There are many things we neglect to do in our own hometowns, and for me, one of those things was riding the bus.
Before this week, I had never used Vernon’s public transit system. So, after a recent trip to Vancouver in which I relied on buses and skytrains, I decided it was time to see what our own town had to offer in the way of public transportation.
I got my chance earlier this week thanks to a car appointment. With my vehicle in the shop for the day, I bid farewell to my keys, made sure I had some pocket change and set off on foot to the nearest bus stop. It was a busy day on the reporter beat with both a news conference and city council meeting to attend in different areas of the city, so it would be a true test to see if public transport could meet my needs.
A brisk ten minute walk brought me to the bus stop about 15 minutes early. I calculated in my head: I could wait, but I could probably walk to my destination just as fast. Impatient, I realized it wasn’t really that far, and continued on foot. My first bus ride would have to wait.
I got to the press conference on time, and managed to catch a ride with a fellow reporter to my next destination, City Hall. Another cop-out, you might say. But it was more convenient than waiting for the bus (which was coming in about ten minutes).
Finally, around 5 p.m., I showed up at the transit terminus downtown and hunkered under a bus shelter. It was dark, and beginning to snow. My mind drifted to heated car seats and the comfort of the radio.
Shortly after I arrived, two young women joined me under the shelter. Friends, sisters maybe, they huddled close together and began singing softly. A mixture of people young and old, some toting shopping bags, others textbooks or children, waited under lamplight for different busses at the transit loop. Vernon has eight bus routes, and they all converge at the downtown exchange.
My bus came a few minutes early, releasing a welcome rush of warm air as its doors opened. The small handful of us waiting hopped on gladly and took seats on the empty bus.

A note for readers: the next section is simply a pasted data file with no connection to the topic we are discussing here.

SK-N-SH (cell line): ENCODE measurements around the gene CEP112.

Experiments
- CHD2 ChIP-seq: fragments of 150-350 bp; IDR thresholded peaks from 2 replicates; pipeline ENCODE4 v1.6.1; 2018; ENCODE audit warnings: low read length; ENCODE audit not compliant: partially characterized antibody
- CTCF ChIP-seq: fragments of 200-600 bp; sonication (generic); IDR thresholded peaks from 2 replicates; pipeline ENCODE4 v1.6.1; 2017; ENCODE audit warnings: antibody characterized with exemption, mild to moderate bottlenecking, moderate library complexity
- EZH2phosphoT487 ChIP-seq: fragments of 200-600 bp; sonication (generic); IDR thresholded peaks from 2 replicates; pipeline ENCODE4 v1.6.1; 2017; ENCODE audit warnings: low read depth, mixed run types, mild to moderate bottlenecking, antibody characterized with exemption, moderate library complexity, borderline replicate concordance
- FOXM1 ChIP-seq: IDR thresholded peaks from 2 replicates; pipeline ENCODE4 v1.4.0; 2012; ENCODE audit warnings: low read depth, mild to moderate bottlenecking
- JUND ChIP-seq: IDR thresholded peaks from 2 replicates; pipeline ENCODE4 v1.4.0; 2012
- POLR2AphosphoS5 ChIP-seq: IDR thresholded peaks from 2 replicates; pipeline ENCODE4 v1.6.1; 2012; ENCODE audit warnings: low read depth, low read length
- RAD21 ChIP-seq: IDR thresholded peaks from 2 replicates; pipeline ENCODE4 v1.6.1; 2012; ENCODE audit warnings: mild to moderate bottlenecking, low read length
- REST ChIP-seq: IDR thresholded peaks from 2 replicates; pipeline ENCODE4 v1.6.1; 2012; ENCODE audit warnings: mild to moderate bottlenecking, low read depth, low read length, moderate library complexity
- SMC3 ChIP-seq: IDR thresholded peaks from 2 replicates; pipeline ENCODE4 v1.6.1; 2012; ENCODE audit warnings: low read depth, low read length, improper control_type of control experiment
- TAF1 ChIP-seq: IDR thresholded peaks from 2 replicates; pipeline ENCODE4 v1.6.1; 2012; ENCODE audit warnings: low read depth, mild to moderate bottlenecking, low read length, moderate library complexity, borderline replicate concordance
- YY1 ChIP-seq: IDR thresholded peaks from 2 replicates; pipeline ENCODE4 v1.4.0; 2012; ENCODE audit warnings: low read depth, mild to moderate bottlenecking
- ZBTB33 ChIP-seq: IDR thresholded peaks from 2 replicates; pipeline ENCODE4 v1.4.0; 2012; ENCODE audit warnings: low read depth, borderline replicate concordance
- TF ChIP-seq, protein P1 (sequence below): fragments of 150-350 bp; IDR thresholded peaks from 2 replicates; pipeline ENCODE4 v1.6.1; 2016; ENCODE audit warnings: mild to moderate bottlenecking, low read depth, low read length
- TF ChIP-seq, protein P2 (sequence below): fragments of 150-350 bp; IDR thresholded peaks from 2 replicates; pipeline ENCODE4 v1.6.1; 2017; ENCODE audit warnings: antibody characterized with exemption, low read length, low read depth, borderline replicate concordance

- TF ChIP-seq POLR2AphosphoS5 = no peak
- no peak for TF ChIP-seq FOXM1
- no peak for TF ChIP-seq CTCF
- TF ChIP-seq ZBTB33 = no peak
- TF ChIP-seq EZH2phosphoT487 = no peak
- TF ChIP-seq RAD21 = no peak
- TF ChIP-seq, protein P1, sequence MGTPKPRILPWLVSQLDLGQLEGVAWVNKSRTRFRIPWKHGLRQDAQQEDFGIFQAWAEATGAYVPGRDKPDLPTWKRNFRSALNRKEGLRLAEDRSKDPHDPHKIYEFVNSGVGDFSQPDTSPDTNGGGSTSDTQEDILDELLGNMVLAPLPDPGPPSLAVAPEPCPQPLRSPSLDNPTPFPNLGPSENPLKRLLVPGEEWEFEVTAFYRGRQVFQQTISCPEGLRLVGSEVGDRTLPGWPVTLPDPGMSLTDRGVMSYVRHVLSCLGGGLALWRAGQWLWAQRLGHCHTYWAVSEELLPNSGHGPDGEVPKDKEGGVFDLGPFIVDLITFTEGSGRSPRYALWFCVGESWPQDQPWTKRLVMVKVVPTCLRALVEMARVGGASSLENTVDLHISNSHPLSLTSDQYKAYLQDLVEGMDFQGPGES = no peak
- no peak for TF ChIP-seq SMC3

Rarely the passenger, I was happy to gaze out at city streets I rarely drive. The bus stopped a few times to pick people up, but there was never more than half a dozen riders — quite a contrast to the crammed Vancouver buses.
I got off near the mall and began the roughly 10-minute trek back to the mechanic’s shop. The bus ride hadn’t been extremely exciting, but it got the job done. It picked me up on time, and delivered me close to where I needed to be.
As I approached my destination, I saw a bus pull over just ahead and halt at a marked stop practically right in front of the tire shop. It was the same bus I had just been on, and had apparently gotten off several stops too soon. I waved with embarrassment at the confused bus driver as she continued on. I guess I thought it was just too good to be true for a Vernon bus to drop me off within steps of where I needed to be. In my impatience to get going, I hadn’t given it much of a chance.
At points throughout the day, I walked and caught a ride when I could have waited for the bus, but when I really needed it, that big lug of a vehicle was there for me with its ugly, yet comfy seats. In fact, it was there for me in places I least expected it.
To contact the reporter for this story, email Charlotte Helston at firstname.lastname@example.org or call 250-309-5230. To contact the editor, email email@example.com or call 250-718-2724.